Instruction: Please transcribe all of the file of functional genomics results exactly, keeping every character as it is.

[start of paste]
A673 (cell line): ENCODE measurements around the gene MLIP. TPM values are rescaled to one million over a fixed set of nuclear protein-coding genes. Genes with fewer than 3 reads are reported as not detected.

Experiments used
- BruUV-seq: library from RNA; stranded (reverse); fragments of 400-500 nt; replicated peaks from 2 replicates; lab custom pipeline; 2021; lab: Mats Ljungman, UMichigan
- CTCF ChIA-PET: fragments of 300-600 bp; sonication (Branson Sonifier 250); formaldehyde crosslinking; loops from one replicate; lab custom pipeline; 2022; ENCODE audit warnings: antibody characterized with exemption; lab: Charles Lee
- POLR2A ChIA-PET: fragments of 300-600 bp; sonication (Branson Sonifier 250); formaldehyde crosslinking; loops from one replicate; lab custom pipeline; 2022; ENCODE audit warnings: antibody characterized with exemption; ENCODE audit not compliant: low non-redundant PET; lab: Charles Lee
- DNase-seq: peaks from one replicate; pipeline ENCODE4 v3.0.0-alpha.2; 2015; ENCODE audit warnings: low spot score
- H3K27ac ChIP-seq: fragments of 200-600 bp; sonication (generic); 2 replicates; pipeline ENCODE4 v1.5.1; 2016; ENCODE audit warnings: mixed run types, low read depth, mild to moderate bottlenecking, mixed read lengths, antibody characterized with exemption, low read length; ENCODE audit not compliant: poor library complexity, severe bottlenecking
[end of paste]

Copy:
A673 (cell line): ENCODE measurements around the gene MLIP. TPM values are rescaled to one million over a fixed set of nuclear protein-coding genes. Genes with fewer than 3 reads are reported as not detected.

Experiments used
- BruUV-seq: library from RNA; stranded (reverse); fragments of 400-500 nt; replicated peaks from 2 replicates; lab custom pipeline; 2021; lab: Mats Ljungman, UMichigan
- CTCF ChIA-PET: fragments of 300-600 bp; sonication (Branson Sonifier 250); formaldehyde crosslinking; loops from one replicate; lab custom pipeline; 2022; ENCODE audit warnings: antibody characterized with exemption; lab: Charles Lee
- POLR2A ChIA-PET: fragments of 300-600 bp; sonication (Branson Sonifier 250); formaldehyde crosslinking; loops from one replicate; lab custom pipeline; 2022; ENCODE audit warnings: antibody characterized with exemption; ENCODE audit not compliant: low non-redundant PET; lab: Charles Lee
- DNase-seq: peaks from one replicate; pipeline ENCODE4 v3.0.0-alpha.2; 2015; ENCODE audit warnings: low spot score
- H3K27ac ChIP-seq: fragments of 200-600 bp; sonication (generic); 2 replicates; pipeline ENCODE4 v1.5.1; 2016; ENCODE audit warnings: mixed run types, low read depth, mild to moderate bottlenecking, mixed read lengths, antibody characterized with exemption, low read length; ENCODE audit not compliant: poor library complexity, severe bottlenecking